3:30 p.m.: I am planning a trip to several of my out-of-state clients in three weeks. I have a few of the appointments set up, but I need to get more. I get on the phone, leave a bunch of messages and actually get one person on the phone to set a time. Then I tell my assistant about the travel plans so she can book my flight, hotel and car. I check my e-mails - about 20 have come in while I was away, from both inside the company and outside clients.

4:00 p.m.: I get an e-mail rfp (request for proposal) that is due by 12 noon tomorrow. This is a very short turnaround, and not only do they want the basic demographic, positioning and rate info, but they also want a fantastic "big idea." These types of quick turnarounds are happening more and more often, and it is virtually impossible to come up with a big marketing idea that is creative, unique, and doesn't cost the client anything extra beyond the ad pages. But I have a few programs in mind that could be perfect for this advertiser, I just need to find out if there is still room to fit them in. I walk down to the marketing director to check on the status of things. Turns out there are two programs (one is a Mall Tour, and one is an online newsletter program) that we could do with them for a very low cost. We would chalk it up to the marketing budget, in order to get the business. She gives me the OK to offer this, and I hunker down to start writing up the proposal.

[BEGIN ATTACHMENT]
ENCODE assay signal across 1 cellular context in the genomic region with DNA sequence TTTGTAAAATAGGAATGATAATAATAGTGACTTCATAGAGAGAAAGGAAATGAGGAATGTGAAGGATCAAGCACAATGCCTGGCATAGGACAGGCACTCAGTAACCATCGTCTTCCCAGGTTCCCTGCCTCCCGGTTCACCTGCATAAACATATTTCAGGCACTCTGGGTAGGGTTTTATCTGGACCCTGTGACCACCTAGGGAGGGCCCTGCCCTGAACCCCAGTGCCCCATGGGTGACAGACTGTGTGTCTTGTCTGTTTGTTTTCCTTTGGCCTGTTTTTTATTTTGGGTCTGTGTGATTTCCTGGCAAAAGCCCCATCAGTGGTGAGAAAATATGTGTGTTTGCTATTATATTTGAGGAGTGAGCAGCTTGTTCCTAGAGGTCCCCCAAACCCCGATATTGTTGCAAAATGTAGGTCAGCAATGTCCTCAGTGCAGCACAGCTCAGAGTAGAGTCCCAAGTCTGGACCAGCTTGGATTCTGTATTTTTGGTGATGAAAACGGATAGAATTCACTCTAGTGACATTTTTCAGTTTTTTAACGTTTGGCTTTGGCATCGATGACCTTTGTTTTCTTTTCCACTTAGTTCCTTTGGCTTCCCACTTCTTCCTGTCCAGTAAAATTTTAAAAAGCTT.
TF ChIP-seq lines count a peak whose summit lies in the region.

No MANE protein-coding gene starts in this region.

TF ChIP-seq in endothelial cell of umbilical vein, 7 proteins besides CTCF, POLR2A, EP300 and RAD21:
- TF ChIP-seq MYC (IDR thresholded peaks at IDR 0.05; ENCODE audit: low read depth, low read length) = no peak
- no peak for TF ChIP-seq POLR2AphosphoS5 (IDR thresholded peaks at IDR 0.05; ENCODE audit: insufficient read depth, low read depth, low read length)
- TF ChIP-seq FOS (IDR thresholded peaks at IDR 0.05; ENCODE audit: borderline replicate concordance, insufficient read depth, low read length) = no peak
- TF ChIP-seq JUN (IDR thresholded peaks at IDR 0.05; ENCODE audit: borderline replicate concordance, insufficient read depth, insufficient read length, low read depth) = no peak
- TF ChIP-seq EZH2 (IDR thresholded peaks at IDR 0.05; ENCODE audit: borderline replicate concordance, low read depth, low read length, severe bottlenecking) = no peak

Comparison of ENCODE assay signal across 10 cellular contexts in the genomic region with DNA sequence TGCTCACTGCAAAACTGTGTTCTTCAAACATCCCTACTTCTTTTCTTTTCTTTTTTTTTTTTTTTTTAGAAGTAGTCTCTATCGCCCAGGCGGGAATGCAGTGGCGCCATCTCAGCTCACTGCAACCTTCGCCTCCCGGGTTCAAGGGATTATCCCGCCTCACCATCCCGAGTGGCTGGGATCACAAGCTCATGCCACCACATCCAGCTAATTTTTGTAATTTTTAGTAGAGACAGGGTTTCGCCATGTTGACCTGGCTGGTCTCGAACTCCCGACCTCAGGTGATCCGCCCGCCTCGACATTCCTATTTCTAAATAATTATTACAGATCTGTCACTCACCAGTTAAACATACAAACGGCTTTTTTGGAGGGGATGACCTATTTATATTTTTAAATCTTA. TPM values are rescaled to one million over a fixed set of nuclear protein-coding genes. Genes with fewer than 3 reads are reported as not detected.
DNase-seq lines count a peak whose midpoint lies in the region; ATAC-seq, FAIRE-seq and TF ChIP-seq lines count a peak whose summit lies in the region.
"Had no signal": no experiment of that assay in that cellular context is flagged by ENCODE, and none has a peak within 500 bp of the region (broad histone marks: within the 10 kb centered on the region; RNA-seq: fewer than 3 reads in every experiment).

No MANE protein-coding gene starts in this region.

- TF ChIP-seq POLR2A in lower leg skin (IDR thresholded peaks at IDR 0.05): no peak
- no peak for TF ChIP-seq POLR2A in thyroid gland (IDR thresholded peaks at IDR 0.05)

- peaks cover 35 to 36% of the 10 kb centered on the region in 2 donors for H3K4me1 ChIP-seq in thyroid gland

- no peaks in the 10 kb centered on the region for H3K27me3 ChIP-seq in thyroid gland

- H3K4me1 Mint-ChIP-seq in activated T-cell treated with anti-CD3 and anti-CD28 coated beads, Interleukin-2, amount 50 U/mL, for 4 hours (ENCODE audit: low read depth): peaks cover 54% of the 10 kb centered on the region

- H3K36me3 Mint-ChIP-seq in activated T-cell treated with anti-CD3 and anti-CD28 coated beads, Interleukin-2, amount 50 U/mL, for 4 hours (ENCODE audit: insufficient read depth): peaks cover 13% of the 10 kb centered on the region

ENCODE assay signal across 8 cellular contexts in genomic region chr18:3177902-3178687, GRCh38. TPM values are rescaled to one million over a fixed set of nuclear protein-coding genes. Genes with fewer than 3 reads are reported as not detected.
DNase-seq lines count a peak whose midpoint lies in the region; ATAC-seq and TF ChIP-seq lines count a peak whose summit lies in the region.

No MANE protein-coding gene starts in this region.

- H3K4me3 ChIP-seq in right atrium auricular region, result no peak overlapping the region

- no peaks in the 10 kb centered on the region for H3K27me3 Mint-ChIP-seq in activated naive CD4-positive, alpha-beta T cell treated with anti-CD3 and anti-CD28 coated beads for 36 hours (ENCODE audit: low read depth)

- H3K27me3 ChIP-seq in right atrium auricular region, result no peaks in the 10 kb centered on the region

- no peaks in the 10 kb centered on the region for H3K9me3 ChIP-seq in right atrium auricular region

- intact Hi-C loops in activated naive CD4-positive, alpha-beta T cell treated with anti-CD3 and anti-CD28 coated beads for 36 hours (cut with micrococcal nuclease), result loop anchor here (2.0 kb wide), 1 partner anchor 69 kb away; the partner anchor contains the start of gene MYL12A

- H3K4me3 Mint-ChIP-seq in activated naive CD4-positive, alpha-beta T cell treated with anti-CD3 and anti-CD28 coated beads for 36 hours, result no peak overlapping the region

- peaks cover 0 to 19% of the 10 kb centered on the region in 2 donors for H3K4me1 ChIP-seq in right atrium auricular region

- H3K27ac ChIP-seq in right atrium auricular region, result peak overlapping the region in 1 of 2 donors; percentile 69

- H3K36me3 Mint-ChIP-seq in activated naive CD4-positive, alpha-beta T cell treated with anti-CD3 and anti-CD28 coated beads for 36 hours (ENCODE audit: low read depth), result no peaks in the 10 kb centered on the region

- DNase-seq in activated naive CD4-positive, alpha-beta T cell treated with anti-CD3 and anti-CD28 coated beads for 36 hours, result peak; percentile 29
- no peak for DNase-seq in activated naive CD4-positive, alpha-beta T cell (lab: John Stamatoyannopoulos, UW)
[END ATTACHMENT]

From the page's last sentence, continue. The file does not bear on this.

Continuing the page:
5:30 p.m.: I get a few phone calls from clients, as well as have a conversation with a split partner (meaning they handle the agency in their territory, and I have the client in mind). I get the proposal in good shape to send out tomorrow. I'll wait to send it in the morning, since I need to look at it with fresh eyes.

6:00 p.m.: I go through my e-mails from late afternoon. Since my morning appointment tomorrow is at 10 a.m., I gather the materials that I want to take now, so that I'm not stressing about it in the morning.

6:30 p.m.: I'm done for the day, and off to my one-and-a-half-hour commute home.